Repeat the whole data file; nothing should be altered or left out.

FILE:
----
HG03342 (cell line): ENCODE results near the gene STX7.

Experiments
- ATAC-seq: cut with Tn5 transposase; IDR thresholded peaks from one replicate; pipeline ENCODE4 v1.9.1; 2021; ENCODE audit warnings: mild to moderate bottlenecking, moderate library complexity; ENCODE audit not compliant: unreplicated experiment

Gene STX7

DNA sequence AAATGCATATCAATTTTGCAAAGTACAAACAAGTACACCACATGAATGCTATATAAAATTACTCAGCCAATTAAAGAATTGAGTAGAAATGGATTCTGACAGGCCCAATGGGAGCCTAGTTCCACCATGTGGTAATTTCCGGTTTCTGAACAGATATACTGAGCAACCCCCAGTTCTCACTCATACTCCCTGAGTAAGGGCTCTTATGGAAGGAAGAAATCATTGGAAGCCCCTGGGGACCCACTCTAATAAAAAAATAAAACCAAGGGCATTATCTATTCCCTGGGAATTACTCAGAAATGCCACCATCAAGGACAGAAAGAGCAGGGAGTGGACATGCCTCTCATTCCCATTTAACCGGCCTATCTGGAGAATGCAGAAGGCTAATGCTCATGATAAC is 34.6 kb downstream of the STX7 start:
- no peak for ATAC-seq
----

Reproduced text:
HG03342 (cell line): ENCODE results near the gene STX7.

Experiments
- ATAC-seq: cut with Tn5 transposase; IDR thresholded peaks from one replicate; pipeline ENCODE4 v1.9.1; 2021; ENCODE audit warnings: mild to moderate bottlenecking, moderate library complexity; ENCODE audit not compliant: unreplicated experiment

Gene STX7

DNA sequence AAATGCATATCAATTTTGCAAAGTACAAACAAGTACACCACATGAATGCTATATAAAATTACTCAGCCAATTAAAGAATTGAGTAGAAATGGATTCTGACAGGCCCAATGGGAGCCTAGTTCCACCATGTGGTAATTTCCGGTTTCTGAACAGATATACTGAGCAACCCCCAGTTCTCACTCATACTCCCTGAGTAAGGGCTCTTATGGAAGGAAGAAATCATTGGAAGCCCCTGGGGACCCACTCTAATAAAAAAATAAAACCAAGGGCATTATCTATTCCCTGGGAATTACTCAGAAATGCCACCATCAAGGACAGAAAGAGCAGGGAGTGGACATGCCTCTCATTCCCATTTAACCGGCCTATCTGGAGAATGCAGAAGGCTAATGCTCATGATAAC is 34.6 kb downstream of the STX7 start:
- no peak for ATAC-seq